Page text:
JOINVILLE, the name of a French noble family of Champagne, which traced its descent from Etienne de Vaux, who lived at the beginning of the 11th century. Geoffroi III. (d. 1184), sire de Joinville, who accompanied Henry the Liberal, count of Champagne, to the Holy Land in 1147, received from him the office of seneschal, and this office became hereditary in the house of Joinville. In 1203 Geoffroi V., sire de Joinville, died while on a crusade, leaving no children. He was succeeded by his brother Simon, who married Beatrice of Burgundy, daughter of the count of Auxonne, and had as his son Jean (q.v.), the historian and friend of St Louis. Henri (d. 1374), sire de Joinville, the grandson of Jean, became count of Vaudemont, through his mother, Marguerite de Vaudemont. His daughter, Marguerite de Joinville, married in 1393 Ferry of Lorraine (d. 1415), to whom she brought the lands of Joinville. In 1552, Joinville was made into a principality for the house of Lorraine. Mile de Montpensier, the heiress of Mile de Guife, bequeathed the principality of Joinville to Philip, duke of Orleans (1693). The castle, which overhung the Marne, was sold in 1791 to be demolished. The title of prince de Joinville (q.v.) was given later to the third son of King Louis Philippe. Two branches of the house of Joinville have settled in other countries: one in England, descended from Geoffroi de Joinville, sire de Vaucouleurs, and brother of the historian, who served under Henry III. and Edward I.; the other, descended from Geoffroi de Joinville, sire de Briquenay, and SOD of Jean, settled in the kingdom of Naples.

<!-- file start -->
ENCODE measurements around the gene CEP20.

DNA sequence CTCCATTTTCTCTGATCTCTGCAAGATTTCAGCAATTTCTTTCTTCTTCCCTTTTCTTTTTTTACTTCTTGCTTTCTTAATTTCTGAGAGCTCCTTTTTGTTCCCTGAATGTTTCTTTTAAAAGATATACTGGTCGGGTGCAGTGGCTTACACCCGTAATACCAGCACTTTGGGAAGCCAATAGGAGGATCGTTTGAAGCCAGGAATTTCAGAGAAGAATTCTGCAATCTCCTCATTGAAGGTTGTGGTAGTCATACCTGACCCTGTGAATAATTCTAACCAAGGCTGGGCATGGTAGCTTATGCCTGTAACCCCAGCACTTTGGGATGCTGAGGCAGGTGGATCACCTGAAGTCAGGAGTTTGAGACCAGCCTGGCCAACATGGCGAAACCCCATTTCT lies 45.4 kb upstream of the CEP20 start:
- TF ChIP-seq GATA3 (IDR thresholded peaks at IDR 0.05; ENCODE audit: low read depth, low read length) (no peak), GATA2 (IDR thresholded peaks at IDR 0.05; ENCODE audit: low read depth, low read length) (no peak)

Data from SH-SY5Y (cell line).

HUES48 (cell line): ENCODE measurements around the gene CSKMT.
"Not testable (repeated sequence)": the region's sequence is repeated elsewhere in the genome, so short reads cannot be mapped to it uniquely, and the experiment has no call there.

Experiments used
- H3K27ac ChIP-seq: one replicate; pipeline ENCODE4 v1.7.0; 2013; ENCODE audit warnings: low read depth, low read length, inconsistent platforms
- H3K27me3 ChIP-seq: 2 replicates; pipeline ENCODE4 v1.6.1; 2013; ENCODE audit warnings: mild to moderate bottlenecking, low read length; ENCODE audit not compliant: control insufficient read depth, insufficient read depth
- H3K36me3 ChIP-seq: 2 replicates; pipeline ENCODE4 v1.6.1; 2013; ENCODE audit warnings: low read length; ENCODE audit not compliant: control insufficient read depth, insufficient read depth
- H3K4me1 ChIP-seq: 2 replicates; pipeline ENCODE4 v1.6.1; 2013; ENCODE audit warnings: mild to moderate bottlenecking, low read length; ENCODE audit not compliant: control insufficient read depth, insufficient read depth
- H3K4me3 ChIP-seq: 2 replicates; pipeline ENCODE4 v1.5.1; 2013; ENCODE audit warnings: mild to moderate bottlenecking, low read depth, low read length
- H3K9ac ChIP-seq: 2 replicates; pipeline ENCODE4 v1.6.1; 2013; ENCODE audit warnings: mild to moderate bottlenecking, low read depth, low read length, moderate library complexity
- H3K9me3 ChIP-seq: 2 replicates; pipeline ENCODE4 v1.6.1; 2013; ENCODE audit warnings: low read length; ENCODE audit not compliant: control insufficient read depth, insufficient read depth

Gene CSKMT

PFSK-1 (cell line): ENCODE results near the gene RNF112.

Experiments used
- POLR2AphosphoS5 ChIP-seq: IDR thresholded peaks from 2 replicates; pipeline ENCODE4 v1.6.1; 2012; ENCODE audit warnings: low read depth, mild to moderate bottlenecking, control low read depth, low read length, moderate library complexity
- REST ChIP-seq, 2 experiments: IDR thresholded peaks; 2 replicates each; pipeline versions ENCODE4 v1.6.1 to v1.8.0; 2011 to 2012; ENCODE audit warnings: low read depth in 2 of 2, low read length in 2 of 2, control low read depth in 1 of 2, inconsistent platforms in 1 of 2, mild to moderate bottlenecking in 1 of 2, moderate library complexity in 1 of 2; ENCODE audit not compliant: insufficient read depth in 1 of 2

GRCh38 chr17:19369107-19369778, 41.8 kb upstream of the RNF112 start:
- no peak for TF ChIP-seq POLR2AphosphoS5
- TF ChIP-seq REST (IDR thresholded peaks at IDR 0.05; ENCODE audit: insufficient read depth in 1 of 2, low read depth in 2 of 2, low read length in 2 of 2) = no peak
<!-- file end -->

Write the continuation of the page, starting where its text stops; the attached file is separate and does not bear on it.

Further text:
See J. Simonnet, Essai sur I'histoire et la genealogie des seigneurs de Joinville (1875) ; H. F. Delaborde, Jean de Joinville et les seigneurs de Joinville (1894). (M. P.*)
Note - this article incorporates content from Encyclopaedia Britannica, Eleventh Edition, (1910-1911)